There's growing alarm over ongoing exploitation of insecure Internet-of-things devices. They've been deployed for years; experts are concerned that neither policies nor the devices themselves are ready for threats that appear poised to weaponize IoT vulnerabilities and cause kinetic effects. Others warn that industrial control systems present distinctive problems: they may have vulnerabilities that render them susceptible to destruction, and to malfunctions that could compromise safety as well as operations.
As Facebook CEO Mark Zuckerberg appears on Capitol Hill to testify about a range of topics (mostly related to the privacy concerns surrounding his company's platform), another quasi-research organization, Cubeyou, is said to have scooped up users' data by inducing them to take various quizzes.
The vulnerability in Cisco switches used by (apparent) hacktivists to deface Russian and Iranian sites is now being widely exploited against unpatched systems by Russian hackers (mostly criminals).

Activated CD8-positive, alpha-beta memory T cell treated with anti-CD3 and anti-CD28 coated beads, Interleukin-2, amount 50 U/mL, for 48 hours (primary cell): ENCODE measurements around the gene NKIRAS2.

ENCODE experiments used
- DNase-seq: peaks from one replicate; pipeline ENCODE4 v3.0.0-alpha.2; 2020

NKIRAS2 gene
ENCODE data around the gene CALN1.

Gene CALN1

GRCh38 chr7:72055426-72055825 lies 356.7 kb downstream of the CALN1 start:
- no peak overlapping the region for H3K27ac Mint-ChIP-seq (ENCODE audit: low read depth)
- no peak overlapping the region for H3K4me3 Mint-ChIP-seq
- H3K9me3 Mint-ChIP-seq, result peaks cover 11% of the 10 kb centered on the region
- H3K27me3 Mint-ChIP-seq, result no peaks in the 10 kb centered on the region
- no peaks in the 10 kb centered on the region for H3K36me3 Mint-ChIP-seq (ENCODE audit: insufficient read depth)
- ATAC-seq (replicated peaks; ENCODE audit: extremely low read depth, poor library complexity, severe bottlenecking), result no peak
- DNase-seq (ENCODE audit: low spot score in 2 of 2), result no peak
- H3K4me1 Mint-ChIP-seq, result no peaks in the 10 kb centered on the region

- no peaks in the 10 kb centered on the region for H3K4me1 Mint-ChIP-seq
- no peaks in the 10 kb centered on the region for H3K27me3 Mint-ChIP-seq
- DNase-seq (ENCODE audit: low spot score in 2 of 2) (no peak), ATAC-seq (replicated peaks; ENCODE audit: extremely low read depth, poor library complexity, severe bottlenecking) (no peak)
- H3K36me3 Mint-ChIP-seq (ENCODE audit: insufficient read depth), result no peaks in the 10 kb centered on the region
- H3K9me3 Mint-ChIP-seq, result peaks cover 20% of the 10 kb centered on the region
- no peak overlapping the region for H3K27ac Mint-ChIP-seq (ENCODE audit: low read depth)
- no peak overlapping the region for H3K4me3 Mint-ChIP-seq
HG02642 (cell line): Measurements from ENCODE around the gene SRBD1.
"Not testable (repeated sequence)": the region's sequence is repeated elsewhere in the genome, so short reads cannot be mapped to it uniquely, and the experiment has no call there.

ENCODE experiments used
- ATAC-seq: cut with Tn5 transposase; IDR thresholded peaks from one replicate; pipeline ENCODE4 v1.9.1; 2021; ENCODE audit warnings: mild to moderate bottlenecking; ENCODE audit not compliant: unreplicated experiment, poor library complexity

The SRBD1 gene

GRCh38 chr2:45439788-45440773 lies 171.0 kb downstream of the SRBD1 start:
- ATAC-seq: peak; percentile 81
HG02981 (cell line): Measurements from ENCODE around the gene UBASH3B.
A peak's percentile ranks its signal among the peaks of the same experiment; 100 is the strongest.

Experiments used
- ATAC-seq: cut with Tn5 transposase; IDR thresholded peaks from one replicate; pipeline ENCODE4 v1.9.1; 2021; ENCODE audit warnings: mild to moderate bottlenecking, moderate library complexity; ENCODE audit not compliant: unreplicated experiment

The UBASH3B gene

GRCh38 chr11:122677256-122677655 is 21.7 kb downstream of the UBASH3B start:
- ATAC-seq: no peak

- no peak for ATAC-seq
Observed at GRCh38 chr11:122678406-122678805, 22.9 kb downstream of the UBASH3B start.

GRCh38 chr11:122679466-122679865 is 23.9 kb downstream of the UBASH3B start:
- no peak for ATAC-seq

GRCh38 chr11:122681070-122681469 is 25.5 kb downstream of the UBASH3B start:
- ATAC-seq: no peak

A High-Tech Bridge study suggests that the notoriety of named threat actors and well-marketed vulnerabilities is being used as misdirection by malicious insiders interested in covering their tracks.
Russian President Putin's advisor Vladislav Surkov ("Putin's Rasputin") sees 2018 as marking the end of Russia's attempts to turn westward, terminating aspirations that go back to Tsar Peter the Great. US Intelligence Community insiders differ over whether the US actually has the political will to punish Russia for misbehavior in cyberspace and elsewhere. Whether economic sanctions announced last week are hurting Moscow or not, they're being felt in London, where the City is nervous about disruption to Russian investment.